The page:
Call tracking and JavaScript


freerunr

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One of the questions of the decade as it relates to Local Search is how to track success. Call tracking numbers is one of the primary ways in which marketers track the success of a campaign. I'm aware that there are lots of methods of doing this while attempting to prevent issues with Local performance, such as Dynamic Number Insertion, or a utilizing service like CallRail. What I'm wondering about is a very specific tactic: using JavaScript to display a tracking number to users, and including the tracking number and direct/destination number in the HTML (not visible to users). One objection is that hiding the direct/destination number from users goes against what Google wants. Another potential hurdle relates to a video Matt Cutts recorded 11 months ago, but published two days ago: https://www.youtube.com/watch?v=_6mtiwQ3nvw. It sounds like Google can process JS before indexing a page, which means it would see the tracking number, not the direct/destination number.

I'm curious if anyone knows enough about this topic to shed some light.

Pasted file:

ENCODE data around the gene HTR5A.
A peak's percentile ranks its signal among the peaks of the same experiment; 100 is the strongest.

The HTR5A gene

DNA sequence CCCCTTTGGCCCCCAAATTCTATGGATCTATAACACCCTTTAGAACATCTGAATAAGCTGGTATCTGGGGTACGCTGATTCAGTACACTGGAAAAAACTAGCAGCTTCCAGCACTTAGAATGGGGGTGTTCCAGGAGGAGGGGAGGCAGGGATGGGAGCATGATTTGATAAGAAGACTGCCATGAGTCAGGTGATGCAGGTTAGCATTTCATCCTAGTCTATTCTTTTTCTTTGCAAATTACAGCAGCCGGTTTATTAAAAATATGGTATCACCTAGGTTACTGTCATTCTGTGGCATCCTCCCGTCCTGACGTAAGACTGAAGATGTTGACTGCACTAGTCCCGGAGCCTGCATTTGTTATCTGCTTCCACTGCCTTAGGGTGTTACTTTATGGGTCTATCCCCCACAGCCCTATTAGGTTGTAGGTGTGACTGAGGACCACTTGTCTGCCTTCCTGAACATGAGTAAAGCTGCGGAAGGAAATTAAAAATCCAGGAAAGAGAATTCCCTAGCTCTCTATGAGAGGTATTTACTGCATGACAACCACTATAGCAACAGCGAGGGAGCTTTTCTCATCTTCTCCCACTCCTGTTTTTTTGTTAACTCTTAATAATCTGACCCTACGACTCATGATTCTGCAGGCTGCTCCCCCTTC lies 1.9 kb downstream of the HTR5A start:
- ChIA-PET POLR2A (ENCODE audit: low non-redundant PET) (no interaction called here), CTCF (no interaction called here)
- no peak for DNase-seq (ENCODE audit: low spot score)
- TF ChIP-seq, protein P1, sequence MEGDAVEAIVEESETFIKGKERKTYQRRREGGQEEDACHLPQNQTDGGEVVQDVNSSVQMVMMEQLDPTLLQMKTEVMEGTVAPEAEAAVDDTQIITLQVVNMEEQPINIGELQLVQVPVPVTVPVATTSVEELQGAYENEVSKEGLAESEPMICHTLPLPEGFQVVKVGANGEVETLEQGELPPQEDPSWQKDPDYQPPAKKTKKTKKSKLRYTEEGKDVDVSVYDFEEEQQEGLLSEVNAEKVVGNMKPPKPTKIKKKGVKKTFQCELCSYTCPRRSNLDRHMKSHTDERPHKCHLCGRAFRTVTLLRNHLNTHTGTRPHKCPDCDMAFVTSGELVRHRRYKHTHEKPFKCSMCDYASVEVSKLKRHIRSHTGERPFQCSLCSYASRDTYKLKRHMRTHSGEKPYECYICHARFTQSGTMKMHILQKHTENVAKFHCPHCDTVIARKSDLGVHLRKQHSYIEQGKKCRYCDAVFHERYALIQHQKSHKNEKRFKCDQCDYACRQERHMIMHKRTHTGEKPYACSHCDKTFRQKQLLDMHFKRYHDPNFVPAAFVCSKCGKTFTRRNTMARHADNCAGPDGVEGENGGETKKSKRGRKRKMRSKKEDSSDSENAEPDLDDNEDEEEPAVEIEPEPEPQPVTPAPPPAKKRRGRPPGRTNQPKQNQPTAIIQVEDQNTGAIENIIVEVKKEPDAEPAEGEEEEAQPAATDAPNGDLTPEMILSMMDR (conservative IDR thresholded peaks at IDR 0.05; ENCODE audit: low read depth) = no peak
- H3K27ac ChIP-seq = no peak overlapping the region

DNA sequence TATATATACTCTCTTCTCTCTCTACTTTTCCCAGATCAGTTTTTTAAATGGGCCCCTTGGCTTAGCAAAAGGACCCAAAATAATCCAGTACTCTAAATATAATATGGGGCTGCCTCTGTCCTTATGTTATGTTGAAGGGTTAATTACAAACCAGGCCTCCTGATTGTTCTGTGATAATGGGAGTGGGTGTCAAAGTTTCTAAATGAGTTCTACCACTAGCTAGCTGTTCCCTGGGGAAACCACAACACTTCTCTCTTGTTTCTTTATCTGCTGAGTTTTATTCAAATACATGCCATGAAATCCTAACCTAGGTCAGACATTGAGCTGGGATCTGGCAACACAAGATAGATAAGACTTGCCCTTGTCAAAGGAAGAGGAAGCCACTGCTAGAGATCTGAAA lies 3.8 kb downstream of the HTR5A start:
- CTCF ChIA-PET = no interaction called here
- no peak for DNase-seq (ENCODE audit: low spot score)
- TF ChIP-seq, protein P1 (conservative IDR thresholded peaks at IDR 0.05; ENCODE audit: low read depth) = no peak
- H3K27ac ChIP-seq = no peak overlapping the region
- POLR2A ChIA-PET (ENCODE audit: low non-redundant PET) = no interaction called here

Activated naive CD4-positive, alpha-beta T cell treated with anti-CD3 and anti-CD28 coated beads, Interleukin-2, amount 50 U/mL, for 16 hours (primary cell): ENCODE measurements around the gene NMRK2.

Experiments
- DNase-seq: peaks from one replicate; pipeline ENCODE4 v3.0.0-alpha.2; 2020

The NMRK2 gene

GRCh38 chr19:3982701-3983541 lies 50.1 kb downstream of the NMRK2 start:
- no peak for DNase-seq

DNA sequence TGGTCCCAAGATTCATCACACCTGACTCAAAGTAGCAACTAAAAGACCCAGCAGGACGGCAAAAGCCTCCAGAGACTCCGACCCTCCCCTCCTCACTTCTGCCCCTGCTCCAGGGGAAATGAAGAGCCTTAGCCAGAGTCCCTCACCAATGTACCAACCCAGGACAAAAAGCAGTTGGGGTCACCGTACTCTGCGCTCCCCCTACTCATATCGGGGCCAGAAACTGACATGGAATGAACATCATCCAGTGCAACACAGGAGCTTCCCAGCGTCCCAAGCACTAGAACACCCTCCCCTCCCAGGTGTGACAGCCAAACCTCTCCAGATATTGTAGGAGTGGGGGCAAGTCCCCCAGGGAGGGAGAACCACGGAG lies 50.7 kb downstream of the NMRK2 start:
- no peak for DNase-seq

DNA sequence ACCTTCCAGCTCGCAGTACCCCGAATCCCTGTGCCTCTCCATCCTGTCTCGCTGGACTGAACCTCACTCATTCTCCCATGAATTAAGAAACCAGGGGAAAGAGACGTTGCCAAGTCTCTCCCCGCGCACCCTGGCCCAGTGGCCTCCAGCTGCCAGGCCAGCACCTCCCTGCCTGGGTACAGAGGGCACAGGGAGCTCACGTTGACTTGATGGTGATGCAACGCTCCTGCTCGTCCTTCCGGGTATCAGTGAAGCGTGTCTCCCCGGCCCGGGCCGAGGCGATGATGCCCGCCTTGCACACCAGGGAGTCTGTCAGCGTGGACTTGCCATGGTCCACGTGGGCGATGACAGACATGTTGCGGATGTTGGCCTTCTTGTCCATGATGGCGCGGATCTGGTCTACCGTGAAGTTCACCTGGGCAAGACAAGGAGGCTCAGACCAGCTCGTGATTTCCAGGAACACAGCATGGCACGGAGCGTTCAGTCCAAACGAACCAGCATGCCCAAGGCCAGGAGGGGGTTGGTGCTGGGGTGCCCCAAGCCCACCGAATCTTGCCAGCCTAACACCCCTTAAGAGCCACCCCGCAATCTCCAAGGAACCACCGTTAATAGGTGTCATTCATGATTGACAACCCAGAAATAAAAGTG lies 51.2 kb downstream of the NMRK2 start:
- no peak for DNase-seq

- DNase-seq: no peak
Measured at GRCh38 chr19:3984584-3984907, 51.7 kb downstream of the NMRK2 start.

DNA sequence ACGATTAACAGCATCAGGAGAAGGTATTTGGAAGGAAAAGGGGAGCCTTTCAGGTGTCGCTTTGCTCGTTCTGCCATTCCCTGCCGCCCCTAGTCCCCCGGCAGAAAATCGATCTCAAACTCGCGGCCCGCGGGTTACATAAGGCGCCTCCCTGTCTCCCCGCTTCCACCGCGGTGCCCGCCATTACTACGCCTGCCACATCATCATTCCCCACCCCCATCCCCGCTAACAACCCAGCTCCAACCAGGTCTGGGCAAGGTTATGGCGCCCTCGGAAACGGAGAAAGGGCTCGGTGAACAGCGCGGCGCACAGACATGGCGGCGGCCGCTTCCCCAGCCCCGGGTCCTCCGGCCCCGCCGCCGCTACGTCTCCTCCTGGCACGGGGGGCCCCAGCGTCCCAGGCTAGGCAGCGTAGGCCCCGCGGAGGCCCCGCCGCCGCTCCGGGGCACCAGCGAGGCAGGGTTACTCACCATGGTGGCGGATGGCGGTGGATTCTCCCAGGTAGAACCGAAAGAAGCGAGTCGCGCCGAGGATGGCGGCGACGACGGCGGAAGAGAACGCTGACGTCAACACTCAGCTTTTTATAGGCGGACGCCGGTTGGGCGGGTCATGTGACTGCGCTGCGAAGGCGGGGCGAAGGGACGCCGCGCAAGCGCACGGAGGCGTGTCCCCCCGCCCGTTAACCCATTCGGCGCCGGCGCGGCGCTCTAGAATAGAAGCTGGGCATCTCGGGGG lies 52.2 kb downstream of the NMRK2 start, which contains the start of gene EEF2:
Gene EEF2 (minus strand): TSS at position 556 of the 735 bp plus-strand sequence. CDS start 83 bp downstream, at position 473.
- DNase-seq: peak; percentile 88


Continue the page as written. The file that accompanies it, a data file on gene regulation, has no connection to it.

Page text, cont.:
freerunr

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Thanks Blair, but I'm wondering if anyone has any opinions on the Cutts video I referenced. I wasn't really looking for an opinion on if call tracking affects local search performance (although my preface vaguely assumed that this was true).
 

Rob Hermann

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Hi freerunr,

I realize that this is an older post, and was wondering what you have learned on this topic.

Here is my take, Google can and does read java script now. This means that they will see your tracking #'s. To stay compliant by having the destination number available on the page you can write it up in schema in the footer colored the same as the footer.

Let me know your thoughts.

Rob
 

freerunr

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@Rob, The announcement that confirmed that Googlebot would be able to read JavaScript and CSS came a month and a half after this thread was started, so that's probably the biggest development since then. Since Google's goal is for users to see what the User-agent sees, my suggestion probably falls under the category of cloaking, and that's not good. My opinion on your suggestion is to not do that, since that would be hiding text, which Google is not a fan of.

I guess it's back to the drawing board...
 

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